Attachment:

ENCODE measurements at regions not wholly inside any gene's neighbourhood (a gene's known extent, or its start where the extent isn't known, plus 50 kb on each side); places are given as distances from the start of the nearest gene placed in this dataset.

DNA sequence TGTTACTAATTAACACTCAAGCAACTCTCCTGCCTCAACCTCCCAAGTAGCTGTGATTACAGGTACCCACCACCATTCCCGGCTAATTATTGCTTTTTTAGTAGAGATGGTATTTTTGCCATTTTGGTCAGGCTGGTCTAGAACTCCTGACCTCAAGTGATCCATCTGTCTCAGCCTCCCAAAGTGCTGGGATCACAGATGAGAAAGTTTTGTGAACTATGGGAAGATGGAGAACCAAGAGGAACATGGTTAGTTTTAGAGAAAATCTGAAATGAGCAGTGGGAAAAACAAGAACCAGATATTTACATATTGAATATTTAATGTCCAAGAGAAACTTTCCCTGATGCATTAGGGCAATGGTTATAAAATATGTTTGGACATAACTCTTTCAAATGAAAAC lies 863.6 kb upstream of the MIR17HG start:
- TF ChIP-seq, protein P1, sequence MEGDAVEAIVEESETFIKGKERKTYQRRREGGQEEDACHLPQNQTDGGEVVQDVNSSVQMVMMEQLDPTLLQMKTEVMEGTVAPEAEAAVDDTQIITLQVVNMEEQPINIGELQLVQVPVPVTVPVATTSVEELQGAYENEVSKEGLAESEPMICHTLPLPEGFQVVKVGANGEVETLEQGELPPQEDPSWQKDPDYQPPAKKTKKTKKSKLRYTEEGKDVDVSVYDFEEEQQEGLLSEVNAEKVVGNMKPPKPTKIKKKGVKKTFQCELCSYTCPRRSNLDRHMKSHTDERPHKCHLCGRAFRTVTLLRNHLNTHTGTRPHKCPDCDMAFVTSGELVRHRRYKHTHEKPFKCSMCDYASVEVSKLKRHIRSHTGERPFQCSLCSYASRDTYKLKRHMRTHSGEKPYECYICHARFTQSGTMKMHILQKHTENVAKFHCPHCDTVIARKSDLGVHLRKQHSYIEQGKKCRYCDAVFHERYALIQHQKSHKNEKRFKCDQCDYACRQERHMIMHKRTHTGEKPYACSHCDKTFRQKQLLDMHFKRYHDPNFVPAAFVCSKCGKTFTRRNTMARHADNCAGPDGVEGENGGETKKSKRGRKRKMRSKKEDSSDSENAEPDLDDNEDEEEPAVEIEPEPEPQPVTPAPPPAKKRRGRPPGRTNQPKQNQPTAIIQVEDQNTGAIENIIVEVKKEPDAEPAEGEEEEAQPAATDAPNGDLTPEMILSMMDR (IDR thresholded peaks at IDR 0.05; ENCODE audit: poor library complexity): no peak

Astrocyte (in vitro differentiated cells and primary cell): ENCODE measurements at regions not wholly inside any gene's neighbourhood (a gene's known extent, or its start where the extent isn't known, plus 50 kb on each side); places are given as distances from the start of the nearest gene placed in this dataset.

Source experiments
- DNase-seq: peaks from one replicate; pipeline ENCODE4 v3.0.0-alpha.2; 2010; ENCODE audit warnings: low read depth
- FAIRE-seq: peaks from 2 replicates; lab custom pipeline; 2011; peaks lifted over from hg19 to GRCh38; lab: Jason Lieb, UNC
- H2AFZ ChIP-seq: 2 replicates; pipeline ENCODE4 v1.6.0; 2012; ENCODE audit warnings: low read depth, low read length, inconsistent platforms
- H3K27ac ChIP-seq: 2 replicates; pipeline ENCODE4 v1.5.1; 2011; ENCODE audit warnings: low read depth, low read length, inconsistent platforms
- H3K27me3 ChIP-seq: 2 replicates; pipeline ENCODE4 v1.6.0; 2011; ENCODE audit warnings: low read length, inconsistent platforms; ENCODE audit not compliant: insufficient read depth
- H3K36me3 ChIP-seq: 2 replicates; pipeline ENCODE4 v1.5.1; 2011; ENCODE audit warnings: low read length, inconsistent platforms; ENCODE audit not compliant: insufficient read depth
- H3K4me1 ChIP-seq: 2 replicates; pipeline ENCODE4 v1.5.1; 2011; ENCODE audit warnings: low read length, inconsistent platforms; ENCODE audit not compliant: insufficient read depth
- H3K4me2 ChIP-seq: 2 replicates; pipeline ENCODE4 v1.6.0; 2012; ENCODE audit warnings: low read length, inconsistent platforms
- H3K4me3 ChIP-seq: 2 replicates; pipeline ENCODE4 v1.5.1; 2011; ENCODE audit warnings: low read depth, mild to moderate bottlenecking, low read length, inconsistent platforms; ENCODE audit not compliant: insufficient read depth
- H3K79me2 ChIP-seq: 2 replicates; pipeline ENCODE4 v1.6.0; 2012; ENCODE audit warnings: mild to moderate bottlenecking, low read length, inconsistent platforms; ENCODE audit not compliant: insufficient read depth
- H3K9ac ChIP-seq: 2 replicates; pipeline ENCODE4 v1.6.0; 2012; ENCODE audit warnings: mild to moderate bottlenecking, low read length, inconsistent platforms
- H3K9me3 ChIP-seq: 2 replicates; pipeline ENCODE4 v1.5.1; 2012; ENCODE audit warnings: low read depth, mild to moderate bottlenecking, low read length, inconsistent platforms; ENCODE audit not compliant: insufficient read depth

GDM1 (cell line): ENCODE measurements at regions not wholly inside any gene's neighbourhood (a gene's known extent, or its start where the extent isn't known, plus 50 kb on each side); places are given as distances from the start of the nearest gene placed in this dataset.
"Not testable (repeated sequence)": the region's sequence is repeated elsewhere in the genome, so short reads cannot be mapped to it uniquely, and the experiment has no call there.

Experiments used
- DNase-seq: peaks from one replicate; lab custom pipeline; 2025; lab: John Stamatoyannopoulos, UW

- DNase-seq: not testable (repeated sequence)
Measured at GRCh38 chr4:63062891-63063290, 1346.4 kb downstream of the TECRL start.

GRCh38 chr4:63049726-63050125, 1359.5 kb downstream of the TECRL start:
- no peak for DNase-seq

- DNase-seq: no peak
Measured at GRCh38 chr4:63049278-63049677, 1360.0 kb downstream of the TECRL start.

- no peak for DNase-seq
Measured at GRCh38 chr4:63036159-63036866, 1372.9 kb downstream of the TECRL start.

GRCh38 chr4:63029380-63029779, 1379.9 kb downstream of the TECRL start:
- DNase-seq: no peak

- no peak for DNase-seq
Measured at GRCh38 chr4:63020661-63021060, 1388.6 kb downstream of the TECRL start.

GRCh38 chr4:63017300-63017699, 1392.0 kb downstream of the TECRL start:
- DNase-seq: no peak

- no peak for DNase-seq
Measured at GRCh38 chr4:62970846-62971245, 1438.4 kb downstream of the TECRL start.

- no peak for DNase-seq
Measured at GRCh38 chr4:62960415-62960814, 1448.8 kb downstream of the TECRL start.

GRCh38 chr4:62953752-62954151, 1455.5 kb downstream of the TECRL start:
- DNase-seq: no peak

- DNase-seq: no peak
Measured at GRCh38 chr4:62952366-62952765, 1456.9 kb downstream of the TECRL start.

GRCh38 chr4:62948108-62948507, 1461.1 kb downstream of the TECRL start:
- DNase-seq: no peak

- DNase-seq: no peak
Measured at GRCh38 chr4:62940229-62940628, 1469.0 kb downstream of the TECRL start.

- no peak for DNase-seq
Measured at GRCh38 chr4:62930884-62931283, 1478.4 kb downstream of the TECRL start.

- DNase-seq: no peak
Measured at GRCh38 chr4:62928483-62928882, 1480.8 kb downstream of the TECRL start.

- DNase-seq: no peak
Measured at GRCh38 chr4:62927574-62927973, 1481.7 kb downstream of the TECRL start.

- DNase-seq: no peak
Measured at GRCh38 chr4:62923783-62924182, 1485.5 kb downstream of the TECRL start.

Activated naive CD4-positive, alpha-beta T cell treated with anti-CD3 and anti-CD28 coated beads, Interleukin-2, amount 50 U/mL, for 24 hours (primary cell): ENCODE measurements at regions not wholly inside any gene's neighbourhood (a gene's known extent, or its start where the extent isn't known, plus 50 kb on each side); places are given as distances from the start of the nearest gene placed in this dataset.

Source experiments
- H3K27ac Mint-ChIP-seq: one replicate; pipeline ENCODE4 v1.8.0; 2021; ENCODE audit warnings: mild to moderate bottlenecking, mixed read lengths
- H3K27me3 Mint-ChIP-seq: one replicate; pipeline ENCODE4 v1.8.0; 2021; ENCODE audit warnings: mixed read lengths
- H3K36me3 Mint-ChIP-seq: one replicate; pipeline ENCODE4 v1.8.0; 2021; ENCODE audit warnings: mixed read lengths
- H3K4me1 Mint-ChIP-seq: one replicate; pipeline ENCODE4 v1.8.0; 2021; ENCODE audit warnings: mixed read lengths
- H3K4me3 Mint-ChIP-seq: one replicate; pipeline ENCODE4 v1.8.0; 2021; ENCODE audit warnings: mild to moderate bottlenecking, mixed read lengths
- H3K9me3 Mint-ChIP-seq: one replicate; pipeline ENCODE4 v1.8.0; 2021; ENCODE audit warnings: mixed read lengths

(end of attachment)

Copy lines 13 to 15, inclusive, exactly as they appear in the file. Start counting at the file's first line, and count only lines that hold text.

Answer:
- H3K4me2 ChIP-seq: 2 replicates; pipeline ENCODE4 v1.6.0; 2012; ENCODE audit warnings: low read length, inconsistent platforms
- H3K4me3 ChIP-seq: 2 replicates; pipeline ENCODE4 v1.5.1; 2011; ENCODE audit warnings: low read depth, mild to moderate bottlenecking, low read length, inconsistent platforms; ENCODE audit not compliant: insufficient read depth
- H3K79me2 ChIP-seq: 2 replicates; pipeline ENCODE4 v1.6.0; 2012; ENCODE audit warnings: mild to moderate bottlenecking, low read length, inconsistent platforms; ENCODE audit not compliant: insufficient read depth